Feb. 9, 2000
KALAMAZOO -- Blues music past and present will be center stage during an upcoming mini-festival on the Western Michigan University campus.
"Blues to You," the Expo V minifest, will blend thought-provoking lectures with exciting live performances to both educate and entertain local audiences Friday and Saturday, Feb. 18-19, in Dalton Center Recital Hall. Events will run from 7 to 11:30 p.m. both days and they are free and open to the public.
Though it originated in the deep south in the early 20th century, blues music is a forefather of much of the music people listen to today, says Dr. Benjamin C. Wilson, professor of black Americana studies and coordinator of the annual festival. In fact, much of modern music is deeply rooted in blues.
"One reason I'm doing this is to teach younger people that there's nothing new under the sun," Wilson says. "I want to let them know that there would be no Tupac if there was no Sun Ra, no Dr. Dre without Huddie Ledbetter. All music today builds off of that--from Tupac to Bacharach."
Presented by WMU's Black Americana Studies Program, the festival will feature lectures and presentations by Dr. Gloria Gibson and Dr. Horace Boyer. Gibson, associate vice chancellor of multi-cultural affairs at the University of Indiana, will address "The Role of the Blues Woman during the Harlem Renaissance Era" on Saturday.
Boyer, retired professor in the Department of Music and Dance at the University of Massachusetts-Amherst, will speak both Friday and Saturday while demonstrating on piano. His topic Friday is "The Importance of the Mother of Classical Blues (Ma Rainey) on Rock and Roll." On Saturday he will speak on "The Importance of Blues to All African-American Music."
Musical performers, meanwhile, will take listeners on a blues music journey from its raw, rural form to its more modern and sophisticated urban sounds. The Eddie Burns Blues Band, slated to perform Friday night, will give listeners a dose of more unpolished, country blues. On Saturday, Priscilla McClendon and the In the Pocket Band will represent blues music's slicker, more urbanized side in her second appearance at the festival. Also performing Saturday will be Tim Carter and his band, featuring WMU junior John White, who will bring blues music even more into modern times.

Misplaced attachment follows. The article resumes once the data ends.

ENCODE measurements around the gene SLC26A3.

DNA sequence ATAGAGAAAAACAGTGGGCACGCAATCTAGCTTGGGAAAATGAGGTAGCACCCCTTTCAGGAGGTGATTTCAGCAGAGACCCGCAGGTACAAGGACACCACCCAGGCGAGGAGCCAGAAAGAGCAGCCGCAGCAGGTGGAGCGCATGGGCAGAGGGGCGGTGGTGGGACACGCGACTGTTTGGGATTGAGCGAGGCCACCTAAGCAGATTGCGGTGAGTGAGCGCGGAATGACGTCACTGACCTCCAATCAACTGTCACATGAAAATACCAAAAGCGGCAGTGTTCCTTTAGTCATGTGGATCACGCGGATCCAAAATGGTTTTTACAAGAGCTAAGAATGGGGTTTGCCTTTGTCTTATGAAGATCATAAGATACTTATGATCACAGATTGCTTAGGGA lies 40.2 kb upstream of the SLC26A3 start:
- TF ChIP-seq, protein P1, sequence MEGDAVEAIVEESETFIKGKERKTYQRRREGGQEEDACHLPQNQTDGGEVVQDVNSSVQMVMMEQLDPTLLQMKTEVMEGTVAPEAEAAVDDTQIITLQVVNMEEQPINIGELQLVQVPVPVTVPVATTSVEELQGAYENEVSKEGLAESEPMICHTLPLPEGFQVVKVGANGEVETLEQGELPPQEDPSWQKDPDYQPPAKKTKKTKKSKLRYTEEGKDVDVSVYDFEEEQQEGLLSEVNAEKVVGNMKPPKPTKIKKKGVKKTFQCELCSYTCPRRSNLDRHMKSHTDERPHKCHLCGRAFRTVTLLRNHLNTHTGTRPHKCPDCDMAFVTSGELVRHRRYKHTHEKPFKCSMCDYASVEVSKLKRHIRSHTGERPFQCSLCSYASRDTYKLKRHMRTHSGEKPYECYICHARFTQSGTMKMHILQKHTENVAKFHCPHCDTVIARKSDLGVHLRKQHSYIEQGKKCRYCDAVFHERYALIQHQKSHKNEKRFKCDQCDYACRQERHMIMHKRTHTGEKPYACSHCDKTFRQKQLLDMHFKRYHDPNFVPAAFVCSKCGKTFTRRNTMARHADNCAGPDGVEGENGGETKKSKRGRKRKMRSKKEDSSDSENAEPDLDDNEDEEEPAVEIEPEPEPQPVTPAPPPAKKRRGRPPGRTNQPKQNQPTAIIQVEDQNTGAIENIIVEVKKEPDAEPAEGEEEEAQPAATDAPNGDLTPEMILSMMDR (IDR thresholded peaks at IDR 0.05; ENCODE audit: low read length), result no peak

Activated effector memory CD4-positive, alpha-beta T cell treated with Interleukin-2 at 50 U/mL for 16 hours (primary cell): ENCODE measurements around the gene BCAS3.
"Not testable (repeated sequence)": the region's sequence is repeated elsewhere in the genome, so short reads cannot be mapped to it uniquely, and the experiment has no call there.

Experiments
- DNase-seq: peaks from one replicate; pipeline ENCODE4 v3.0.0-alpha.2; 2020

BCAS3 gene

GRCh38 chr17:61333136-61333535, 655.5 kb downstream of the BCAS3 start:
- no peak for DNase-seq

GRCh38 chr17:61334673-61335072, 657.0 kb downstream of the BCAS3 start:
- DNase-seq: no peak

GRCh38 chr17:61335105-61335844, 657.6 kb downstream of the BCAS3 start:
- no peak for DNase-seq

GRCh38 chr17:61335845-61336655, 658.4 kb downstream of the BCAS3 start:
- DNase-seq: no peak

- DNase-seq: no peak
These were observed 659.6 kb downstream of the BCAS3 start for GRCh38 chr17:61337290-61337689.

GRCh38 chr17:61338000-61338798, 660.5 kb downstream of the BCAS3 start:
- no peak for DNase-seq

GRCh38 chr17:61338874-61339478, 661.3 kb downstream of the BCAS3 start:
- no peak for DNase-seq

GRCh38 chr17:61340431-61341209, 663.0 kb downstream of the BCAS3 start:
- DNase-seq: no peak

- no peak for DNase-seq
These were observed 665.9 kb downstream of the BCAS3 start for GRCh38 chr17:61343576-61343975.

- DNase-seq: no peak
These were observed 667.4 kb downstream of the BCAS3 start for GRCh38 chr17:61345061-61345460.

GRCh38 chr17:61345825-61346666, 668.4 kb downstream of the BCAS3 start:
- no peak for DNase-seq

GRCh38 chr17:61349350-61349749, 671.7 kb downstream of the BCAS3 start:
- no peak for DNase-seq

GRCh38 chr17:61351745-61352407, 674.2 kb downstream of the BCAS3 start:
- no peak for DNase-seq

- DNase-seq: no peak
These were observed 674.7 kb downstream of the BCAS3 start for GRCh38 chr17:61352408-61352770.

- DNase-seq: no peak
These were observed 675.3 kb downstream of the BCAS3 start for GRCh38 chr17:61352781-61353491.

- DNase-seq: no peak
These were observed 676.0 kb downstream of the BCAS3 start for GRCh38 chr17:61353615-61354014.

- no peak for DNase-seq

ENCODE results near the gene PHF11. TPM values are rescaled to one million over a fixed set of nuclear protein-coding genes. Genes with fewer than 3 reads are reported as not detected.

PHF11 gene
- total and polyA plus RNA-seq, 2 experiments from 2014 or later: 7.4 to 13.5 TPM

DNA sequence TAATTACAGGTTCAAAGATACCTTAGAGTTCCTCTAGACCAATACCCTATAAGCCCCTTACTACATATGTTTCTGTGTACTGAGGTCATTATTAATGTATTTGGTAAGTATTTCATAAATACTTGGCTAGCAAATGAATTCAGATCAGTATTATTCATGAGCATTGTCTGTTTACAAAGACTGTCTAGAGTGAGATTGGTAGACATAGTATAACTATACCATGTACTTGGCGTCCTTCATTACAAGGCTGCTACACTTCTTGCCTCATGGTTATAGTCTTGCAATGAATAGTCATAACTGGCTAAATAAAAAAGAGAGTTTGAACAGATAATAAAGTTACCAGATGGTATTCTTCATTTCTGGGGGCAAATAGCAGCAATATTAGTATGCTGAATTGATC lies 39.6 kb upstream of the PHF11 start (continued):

The festivities will run from about 7 to 11:30 p.m. both days.
This marks the popular festival's 12th year. Previous festivals have explored other African American musical forms from blues and jazz to traditional and contemporary gospel, reggae and funk.
"I've been using music as a bridge to bring people closer together," Wilson says. "Music is a universal language. And I also want to expose and educate the public to African American musical forms."
Over the years, word about the annual festival has spread far and wide, in part because of the caliber of artists performing in it and because it all is offered for free, Wilson says.
"People have heard about it all over the country, as far away as Greenville, Miss.," Wilson says. "For me, it gives me a chance to get together with old friends and expose people to all this wonderful talent. We've really had some heavy cats up here."
Wilson decided to revisit blues music in observance of the first minifestival in 1987, which delved into "down home" blues. There's something about the musical style that people can relate to, whether you're a young or old or live in a big city or small rural community.
"I'm into the lyrics," Wilson says. "It's a history lesson with musicians surrounding it."
Festival sponsors include the Irving S. Gilmore Foundation as well as WMU's Office of the President; the Division of Minority Affairs; the Office of the Vice President for Student Affairs; the Colleges of Education and Arts and Sciences; the Departments of Communication, English and Sociology; Office of University Budgets; the Office of the Vice President for Business; the Office of Admissions and Orientation; the Institute for the Study of Race and Ethnic Relations; and the Black Americana Studies Program.
For more information, call the Black Americana Studies Program at (616) 387-2665.
Media contact: Mark Schwerin, 616 387-8400, firstname.lastname@example.org
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